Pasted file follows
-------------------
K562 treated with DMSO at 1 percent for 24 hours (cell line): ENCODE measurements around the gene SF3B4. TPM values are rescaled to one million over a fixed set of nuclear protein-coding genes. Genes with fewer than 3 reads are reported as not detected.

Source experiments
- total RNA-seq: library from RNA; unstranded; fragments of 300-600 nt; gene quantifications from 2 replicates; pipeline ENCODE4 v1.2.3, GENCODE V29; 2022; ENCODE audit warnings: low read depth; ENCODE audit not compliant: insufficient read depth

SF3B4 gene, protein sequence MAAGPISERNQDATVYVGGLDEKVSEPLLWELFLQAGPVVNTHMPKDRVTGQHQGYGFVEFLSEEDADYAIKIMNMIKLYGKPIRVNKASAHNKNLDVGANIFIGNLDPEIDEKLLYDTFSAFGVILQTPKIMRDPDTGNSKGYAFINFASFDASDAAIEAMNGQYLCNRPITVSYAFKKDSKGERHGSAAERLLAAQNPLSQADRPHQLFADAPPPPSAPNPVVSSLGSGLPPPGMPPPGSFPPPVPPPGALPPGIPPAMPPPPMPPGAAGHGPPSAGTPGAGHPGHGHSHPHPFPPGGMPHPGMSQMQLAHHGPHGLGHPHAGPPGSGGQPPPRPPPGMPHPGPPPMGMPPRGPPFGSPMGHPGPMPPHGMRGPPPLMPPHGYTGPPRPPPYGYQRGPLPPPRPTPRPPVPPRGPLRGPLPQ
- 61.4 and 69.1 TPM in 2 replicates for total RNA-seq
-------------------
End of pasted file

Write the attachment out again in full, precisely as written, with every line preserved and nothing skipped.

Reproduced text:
K562 treated with DMSO at 1 percent for 24 hours (cell line): ENCODE measurements around the gene SF3B4. TPM values are rescaled to one million over a fixed set of nuclear protein-coding genes. Genes with fewer than 3 reads are reported as not detected.

Source experiments
- total RNA-seq: library from RNA; unstranded; fragments of 300-600 nt; gene quantifications from 2 replicates; pipeline ENCODE4 v1.2.3, GENCODE V29; 2022; ENCODE audit warnings: low read depth; ENCODE audit not compliant: insufficient read depth

SF3B4 gene, protein sequence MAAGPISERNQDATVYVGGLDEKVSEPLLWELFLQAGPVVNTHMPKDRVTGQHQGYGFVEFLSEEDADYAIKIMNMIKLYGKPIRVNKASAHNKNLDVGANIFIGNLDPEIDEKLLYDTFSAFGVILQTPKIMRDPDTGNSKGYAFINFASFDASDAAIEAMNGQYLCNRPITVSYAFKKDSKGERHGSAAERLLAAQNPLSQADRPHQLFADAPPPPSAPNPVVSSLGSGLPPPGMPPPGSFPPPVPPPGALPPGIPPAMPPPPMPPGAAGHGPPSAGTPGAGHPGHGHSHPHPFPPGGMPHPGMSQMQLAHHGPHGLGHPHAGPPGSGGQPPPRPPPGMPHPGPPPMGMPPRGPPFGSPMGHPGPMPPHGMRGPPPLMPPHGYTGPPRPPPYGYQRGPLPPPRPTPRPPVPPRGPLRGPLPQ
- 61.4 and 69.1 TPM in 2 replicates for total RNA-seq